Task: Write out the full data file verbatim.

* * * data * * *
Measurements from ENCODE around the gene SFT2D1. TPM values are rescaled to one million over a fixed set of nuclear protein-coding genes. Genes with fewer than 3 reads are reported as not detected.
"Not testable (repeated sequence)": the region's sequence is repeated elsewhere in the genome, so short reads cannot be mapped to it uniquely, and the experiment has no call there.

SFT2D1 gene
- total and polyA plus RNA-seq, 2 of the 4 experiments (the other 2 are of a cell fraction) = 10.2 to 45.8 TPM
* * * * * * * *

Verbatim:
Measurements from ENCODE around the gene SFT2D1. TPM values are rescaled to one million over a fixed set of nuclear protein-coding genes. Genes with fewer than 3 reads are reported as not detected.
"Not testable (repeated sequence)": the region's sequence is repeated elsewhere in the genome, so short reads cannot be mapped to it uniquely, and the experiment has no call there.

SFT2D1 gene
- total and polyA plus RNA-seq, 2 of the 4 experiments (the other 2 are of a cell fraction) = 10.2 to 45.8 TPM